Building upon CEO Satya Nadella's mobile-first, cloud-first strategy, Microsoft announced that it has struck deals to pre-install its software in devices made by various Android manufacturers.

One of the most prominent partnerships Microsoft has recently made is with Samsung, which recently announced at the Mobile World Congress that the Galaxy S6 and the Galaxy S6 Edge will come pre-installed with OneNote, OneDrive, and Skype out of the box. Now, Microsoft says it will be bringing Word, Excel, PowerPoint, OneNote, OneDrive and Skype in "select" Samsung tablets. Buyers of the Galaxy S6 and the S6 Edge will also receive 100 GB of free storage on OneDrive.

Business customers will also receive access to three versions of Microsoft's Office 365, Business, Business Premium, and Enterprise, along with Samsung's own Knox security software suite.

Later this year, Microsoft will also have its apps pre-installed in certain devices made by Dell, and several other local Android original device manufacturers (OEMs) in various countries, including Canada, Germany, Portugal, Italy, Russia, Turkey, Pakistan, and some countries in Africa.

"For OEMs, these deals will increase the value of and enrich people's experiences on Android devices," says Peggy Johnson, Microsoft's executive vice president of business development. "Original device manufacturers are important because they extend Microsoft services to the ecosystem. More specifically, they help to reach a greater number of other device manufacturers, resulting in even more choice for customers around the world."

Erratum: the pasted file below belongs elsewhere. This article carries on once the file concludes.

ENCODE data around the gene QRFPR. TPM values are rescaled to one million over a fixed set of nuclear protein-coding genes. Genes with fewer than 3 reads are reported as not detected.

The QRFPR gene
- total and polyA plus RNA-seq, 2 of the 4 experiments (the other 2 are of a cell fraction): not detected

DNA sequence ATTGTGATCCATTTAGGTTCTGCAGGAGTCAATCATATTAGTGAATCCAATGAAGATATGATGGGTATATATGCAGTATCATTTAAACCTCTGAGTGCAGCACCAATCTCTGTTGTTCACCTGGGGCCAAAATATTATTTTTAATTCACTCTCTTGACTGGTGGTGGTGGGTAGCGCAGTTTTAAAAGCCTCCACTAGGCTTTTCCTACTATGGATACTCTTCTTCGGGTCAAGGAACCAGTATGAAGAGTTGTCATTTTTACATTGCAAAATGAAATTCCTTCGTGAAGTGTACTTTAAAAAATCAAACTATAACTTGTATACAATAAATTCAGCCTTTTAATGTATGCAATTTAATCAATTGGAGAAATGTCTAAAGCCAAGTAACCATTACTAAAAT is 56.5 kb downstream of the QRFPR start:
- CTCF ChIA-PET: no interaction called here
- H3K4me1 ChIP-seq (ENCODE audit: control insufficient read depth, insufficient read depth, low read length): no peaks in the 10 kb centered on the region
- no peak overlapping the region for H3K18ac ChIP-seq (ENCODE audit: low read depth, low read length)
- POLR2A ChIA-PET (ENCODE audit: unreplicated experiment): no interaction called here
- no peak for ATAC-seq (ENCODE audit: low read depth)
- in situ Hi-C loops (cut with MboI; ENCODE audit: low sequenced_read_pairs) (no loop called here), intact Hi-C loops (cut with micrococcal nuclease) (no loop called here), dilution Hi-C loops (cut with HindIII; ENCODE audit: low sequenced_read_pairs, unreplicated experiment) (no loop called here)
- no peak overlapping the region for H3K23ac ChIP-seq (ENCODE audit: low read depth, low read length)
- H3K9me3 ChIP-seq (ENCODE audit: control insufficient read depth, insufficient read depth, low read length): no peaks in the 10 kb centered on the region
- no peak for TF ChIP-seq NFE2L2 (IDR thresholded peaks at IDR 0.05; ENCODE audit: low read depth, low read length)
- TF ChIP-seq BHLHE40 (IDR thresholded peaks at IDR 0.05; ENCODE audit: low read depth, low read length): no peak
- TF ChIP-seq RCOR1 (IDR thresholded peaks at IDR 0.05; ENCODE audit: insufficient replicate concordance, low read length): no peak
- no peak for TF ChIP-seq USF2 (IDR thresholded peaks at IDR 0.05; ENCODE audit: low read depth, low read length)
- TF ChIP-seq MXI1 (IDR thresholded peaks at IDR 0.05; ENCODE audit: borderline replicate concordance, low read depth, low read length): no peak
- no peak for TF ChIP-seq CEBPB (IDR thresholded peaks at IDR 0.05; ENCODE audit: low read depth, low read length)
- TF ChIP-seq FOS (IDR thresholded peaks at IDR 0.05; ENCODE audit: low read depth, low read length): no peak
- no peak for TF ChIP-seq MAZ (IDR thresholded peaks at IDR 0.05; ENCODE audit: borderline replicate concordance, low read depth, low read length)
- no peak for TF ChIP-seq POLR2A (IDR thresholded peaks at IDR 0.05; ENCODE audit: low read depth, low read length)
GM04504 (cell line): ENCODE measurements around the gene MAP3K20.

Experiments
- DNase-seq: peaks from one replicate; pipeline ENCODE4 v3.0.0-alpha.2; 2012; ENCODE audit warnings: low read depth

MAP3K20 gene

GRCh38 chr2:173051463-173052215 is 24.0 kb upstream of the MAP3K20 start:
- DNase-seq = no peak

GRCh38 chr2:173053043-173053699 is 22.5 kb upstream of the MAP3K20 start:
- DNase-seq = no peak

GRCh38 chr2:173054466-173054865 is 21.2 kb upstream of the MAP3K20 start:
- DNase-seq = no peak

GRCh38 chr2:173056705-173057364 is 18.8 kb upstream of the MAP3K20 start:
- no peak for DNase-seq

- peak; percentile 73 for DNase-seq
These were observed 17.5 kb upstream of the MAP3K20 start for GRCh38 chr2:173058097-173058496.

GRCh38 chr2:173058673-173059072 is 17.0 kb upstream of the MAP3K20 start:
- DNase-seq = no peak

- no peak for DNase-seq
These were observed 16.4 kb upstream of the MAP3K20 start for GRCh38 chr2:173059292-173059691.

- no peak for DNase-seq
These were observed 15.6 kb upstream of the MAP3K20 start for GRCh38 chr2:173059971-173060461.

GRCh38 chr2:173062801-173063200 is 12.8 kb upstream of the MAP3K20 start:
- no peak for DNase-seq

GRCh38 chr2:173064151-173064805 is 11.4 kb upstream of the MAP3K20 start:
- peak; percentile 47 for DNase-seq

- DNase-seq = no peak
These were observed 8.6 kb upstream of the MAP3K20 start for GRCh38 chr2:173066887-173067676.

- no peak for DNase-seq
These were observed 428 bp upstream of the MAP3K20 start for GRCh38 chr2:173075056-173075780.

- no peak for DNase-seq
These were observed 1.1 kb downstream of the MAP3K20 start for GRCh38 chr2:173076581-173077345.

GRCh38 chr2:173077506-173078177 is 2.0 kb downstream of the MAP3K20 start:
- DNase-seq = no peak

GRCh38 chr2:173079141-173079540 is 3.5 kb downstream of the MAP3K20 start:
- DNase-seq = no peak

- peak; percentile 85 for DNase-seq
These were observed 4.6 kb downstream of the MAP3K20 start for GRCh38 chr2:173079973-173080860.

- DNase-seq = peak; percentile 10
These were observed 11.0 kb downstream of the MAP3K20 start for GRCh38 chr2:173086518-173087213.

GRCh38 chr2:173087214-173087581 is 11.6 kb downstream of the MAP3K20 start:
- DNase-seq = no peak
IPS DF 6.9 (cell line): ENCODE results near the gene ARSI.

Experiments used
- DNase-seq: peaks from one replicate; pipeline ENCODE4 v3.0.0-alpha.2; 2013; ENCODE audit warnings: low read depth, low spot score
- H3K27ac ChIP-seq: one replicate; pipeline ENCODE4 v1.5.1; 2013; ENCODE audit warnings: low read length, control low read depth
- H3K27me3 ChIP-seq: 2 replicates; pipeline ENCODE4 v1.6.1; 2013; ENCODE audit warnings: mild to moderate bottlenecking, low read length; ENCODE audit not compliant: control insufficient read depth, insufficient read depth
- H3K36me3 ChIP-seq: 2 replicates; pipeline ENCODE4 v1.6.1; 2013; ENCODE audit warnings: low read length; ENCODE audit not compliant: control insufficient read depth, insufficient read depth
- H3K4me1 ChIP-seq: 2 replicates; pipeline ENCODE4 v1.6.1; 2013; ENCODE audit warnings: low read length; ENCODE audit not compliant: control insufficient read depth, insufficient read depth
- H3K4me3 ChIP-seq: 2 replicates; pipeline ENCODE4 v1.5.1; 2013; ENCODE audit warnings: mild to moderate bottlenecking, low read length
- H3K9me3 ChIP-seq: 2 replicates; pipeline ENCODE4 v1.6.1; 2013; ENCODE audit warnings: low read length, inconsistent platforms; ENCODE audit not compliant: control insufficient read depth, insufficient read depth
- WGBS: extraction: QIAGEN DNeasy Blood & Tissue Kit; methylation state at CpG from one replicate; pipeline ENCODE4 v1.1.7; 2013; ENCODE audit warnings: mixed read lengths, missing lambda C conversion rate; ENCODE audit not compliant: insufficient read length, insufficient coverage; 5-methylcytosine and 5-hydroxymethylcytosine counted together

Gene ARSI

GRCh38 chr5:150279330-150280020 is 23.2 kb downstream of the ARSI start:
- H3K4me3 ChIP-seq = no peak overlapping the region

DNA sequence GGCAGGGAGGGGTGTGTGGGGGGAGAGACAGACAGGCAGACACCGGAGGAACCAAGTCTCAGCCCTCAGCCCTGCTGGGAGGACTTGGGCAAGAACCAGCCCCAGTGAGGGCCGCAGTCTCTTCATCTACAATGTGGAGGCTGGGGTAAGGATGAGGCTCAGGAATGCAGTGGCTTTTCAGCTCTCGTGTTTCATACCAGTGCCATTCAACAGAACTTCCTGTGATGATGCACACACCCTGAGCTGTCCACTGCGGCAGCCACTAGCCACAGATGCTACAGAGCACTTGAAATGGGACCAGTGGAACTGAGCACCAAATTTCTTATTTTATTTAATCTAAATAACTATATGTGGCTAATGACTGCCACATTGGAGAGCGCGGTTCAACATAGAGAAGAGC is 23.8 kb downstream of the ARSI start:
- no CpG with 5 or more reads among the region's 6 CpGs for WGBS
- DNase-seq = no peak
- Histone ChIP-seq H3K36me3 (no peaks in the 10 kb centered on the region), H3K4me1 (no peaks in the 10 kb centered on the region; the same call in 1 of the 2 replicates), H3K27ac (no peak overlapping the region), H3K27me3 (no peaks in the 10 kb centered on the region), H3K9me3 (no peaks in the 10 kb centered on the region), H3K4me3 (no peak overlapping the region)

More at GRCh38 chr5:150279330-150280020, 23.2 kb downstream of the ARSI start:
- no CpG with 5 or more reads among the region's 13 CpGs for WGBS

According to a report by Forbes, Microsoft is in advanced talks to bring its services to CyanogenMod. The report says, if the partnership pushes through, CyanogenMod could come pre-installed with several Microsoft services, including Bing, Cortana, Outlook, Skype, and OneDrive.

It's unclear if Microsoft will make money out of giving away its services for free. For now, however, Microsoft's goal is to have its suite of core productivity products reach a more expansive set of users, hoping that later on it can ensnare more people to switch to the subscription-based Office 365. Microsoft's bread and butter had always been the sales of its software, but growth is slowing as more and more people are switching to free alternatives to Microsoft Office, such as Google's Docs, Sheets, and Slides, which come pre-installed in Android devices.

"These deals demonstrate how we are working with hardware partners in new ways to deliver rich experiences through their scale," says Johnson. "We've proven that we're not afraid to look outside ourselves to reinvent ourselves."

Just earlier this year, Microsoft settled a potentially costly patent suit it filed against Samsung after the Korean electronics manufacturer stopped making Android loyalty payments to Redmond, accusing it of breach of contract when Microsoft decided to purchase Nokia.

Photo: Mike Mozart | Flickr

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